Sixth grade was a pivotal moment in my soccer career. When I started playing soccer in third grade, I played a year up because I went along with my best friend who was a year older and lived behind us. Back then, it was no big deal for me to play an age group ahead. I was quick and skilled, but was a lot smaller than the other players which was compounded by my age.
This was the season that my coach, who was also my best friend's dad and neighbor, decided that I was just too small and my playing time reduced greatly. One game in particular, in which my dad had driven me an hour up to Maryland to play, ended with my limited playing time and my dad having heated words with the coach. I stood by nervously listening to my coach tell my dad I was just too small and would never be able to play in high school let alone college. My heart dropped. I loved to play. I mean, I really loved to play soccer and worked on my game constantly in my free time, juggling the ball or playing with the boys on my street. I was crushed. My dad was furious.
A week later, I was off that team and had moved on to the team in my own age group for the same club. I was a star on that team. Nicknamed "mighty mouse" by one of the moms, my prowess on the field continued. But I always had my old coach's words in the back of my mind. I was never going to be able to play in high school.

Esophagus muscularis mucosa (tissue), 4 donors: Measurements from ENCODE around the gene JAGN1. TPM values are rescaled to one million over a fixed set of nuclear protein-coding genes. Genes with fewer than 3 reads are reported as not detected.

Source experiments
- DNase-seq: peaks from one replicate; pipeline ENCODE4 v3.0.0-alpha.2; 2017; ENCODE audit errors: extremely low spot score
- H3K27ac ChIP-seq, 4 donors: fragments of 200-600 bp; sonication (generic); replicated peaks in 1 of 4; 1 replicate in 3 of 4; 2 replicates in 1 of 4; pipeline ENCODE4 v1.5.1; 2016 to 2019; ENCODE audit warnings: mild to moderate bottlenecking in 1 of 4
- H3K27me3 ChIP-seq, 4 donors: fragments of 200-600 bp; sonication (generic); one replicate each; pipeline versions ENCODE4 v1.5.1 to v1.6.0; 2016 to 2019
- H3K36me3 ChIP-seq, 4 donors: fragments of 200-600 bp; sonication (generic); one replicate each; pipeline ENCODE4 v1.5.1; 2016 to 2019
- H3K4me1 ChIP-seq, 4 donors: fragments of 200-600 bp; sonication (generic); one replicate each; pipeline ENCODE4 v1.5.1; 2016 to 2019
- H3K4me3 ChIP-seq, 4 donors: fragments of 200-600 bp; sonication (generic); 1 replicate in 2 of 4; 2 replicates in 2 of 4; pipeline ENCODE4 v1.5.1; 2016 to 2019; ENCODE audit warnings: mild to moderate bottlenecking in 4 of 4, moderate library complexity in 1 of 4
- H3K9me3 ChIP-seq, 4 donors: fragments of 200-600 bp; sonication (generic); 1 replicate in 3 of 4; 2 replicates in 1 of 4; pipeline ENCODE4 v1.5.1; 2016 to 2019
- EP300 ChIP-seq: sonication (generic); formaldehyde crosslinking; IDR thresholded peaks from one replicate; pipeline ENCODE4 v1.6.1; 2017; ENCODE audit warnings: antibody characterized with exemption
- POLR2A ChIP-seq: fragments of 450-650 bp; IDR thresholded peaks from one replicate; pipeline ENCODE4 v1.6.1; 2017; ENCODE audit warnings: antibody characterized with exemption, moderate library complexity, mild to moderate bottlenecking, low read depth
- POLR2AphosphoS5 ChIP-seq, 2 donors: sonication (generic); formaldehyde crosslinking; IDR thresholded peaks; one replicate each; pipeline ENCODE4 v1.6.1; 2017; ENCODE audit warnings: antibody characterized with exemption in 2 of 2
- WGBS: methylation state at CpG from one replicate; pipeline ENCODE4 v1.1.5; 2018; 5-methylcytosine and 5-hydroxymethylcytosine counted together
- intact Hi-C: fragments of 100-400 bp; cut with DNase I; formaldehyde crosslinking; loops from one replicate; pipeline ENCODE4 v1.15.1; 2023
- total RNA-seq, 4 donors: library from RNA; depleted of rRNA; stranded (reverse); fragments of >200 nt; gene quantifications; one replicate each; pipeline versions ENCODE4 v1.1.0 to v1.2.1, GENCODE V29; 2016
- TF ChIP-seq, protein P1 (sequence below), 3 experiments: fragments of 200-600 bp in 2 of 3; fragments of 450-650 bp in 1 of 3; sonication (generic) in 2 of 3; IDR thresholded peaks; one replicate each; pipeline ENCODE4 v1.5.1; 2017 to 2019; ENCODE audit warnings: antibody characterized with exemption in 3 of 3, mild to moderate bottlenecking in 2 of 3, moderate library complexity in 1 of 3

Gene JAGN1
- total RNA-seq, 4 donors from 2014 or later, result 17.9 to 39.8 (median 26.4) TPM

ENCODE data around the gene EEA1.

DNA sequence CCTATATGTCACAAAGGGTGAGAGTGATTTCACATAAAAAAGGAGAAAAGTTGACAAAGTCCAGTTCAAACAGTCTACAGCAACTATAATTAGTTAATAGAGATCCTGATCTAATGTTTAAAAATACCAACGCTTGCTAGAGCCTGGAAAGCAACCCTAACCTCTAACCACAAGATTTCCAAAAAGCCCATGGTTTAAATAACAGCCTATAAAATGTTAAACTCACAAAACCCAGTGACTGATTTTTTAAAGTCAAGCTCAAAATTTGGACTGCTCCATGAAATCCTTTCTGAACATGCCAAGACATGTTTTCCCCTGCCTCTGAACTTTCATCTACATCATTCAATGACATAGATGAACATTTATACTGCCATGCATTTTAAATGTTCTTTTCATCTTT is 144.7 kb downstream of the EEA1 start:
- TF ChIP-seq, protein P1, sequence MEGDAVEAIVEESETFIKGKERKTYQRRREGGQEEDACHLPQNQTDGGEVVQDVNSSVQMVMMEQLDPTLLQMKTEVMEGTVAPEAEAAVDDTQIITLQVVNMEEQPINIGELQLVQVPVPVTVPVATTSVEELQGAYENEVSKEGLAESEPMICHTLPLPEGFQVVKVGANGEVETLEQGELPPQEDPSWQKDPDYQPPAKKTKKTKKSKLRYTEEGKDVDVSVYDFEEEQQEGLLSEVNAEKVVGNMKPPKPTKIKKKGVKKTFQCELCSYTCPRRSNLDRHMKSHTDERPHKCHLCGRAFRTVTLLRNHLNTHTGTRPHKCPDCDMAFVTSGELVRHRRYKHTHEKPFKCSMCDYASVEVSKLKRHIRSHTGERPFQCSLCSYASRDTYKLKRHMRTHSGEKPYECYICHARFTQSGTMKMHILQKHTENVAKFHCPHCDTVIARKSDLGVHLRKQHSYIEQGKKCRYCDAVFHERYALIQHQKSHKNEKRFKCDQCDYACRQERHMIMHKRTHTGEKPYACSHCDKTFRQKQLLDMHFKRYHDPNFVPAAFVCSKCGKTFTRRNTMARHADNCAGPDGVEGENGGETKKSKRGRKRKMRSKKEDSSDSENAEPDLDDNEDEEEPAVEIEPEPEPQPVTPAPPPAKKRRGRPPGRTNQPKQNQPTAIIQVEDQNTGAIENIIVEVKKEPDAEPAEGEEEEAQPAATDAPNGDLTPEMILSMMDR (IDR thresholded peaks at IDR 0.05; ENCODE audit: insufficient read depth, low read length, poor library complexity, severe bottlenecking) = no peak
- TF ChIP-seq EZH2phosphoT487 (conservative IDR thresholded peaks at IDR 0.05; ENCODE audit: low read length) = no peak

I don't remember if it was a conscious decision, but I used those words as a motivator rather than a fait accompli for my soccer life. I wasn't going let someone else dictate my play or take away from my love of the game. My inner confidence, bolstered by my dad standing up for me, kept me motivated and allowed me to improve. My size didn't take away from my success, but made me work on my foot skills, knowledge of the game and use my speed and aggressive play to my advantage. The words were there, but they didn't effect me.
D plays on a very competitive soccer team. They are a good team, although haven't really gotten the overall successes, tournament wins, etc. that their potential might suggest. D has been on the team since he was a U9 player, so we are at the tail end of his fourth year with the same coach. His coach is British, who started with a professional English Premier League school boys team at the age of 12, dropped out of school by 16, and played professional for several years.
K and I have always had a problem with his coach. I do think he runs good practices. They are varied and fun, and the boys work hard for each other and go from going into hard tackles against each other to high fives for a good goal. Our issue has always been his coaching style and the way he chastises the boys for poor play. Our biggest problem, though, is how he treats our son in particular. D gets yelled at for every little thing. Screams of "what is wrong with you!" have happened multiple times during the past seasons. D often plays like he doesn't want to make a mistake rather than just playing his own game. His body language in baseball and basketball is completely different than in soccer where he seems nervous.